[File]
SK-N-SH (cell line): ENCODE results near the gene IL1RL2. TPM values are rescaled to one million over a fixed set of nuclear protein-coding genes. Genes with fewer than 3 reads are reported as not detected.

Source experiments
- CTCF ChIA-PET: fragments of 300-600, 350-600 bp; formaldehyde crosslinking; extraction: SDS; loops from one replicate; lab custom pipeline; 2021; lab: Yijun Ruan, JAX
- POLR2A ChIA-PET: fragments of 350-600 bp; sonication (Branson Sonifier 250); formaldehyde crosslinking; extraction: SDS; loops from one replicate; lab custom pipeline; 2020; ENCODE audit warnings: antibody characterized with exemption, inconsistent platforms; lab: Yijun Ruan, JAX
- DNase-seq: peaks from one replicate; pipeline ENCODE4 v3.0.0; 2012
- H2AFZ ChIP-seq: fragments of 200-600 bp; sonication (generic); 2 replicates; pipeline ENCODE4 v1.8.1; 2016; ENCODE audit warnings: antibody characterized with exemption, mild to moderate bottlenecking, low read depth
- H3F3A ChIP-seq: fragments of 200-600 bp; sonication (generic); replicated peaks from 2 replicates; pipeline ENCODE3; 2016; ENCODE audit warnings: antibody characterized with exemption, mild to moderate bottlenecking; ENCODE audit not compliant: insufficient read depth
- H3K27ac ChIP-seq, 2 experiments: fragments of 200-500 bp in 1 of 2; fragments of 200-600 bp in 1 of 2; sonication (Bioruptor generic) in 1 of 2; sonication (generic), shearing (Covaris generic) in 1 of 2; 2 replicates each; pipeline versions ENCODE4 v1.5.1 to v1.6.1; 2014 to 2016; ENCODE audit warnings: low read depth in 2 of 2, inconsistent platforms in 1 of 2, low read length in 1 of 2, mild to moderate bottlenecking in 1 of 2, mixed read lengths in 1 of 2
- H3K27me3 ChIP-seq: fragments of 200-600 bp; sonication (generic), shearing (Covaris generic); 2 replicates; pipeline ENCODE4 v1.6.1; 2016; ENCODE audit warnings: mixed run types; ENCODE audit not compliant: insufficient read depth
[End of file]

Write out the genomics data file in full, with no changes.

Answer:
SK-N-SH (cell line): ENCODE results near the gene IL1RL2. TPM values are rescaled to one million over a fixed set of nuclear protein-coding genes. Genes with fewer than 3 reads are reported as not detected.

Source experiments
- CTCF ChIA-PET: fragments of 300-600, 350-600 bp; formaldehyde crosslinking; extraction: SDS; loops from one replicate; lab custom pipeline; 2021; lab: Yijun Ruan, JAX
- POLR2A ChIA-PET: fragments of 350-600 bp; sonication (Branson Sonifier 250); formaldehyde crosslinking; extraction: SDS; loops from one replicate; lab custom pipeline; 2020; ENCODE audit warnings: antibody characterized with exemption, inconsistent platforms; lab: Yijun Ruan, JAX
- DNase-seq: peaks from one replicate; pipeline ENCODE4 v3.0.0; 2012
- H2AFZ ChIP-seq: fragments of 200-600 bp; sonication (generic); 2 replicates; pipeline ENCODE4 v1.8.1; 2016; ENCODE audit warnings: antibody characterized with exemption, mild to moderate bottlenecking, low read depth
- H3F3A ChIP-seq: fragments of 200-600 bp; sonication (generic); replicated peaks from 2 replicates; pipeline ENCODE3; 2016; ENCODE audit warnings: antibody characterized with exemption, mild to moderate bottlenecking; ENCODE audit not compliant: insufficient read depth
- H3K27ac ChIP-seq, 2 experiments: fragments of 200-500 bp in 1 of 2; fragments of 200-600 bp in 1 of 2; sonication (Bioruptor generic) in 1 of 2; sonication (generic), shearing (Covaris generic) in 1 of 2; 2 replicates each; pipeline versions ENCODE4 v1.5.1 to v1.6.1; 2014 to 2016; ENCODE audit warnings: low read depth in 2 of 2, inconsistent platforms in 1 of 2, low read length in 1 of 2, mild to moderate bottlenecking in 1 of 2, mixed read lengths in 1 of 2
- H3K27me3 ChIP-seq: fragments of 200-600 bp; sonication (generic), shearing (Covaris generic); 2 replicates; pipeline ENCODE4 v1.6.1; 2016; ENCODE audit warnings: mixed run types; ENCODE audit not compliant: insufficient read depth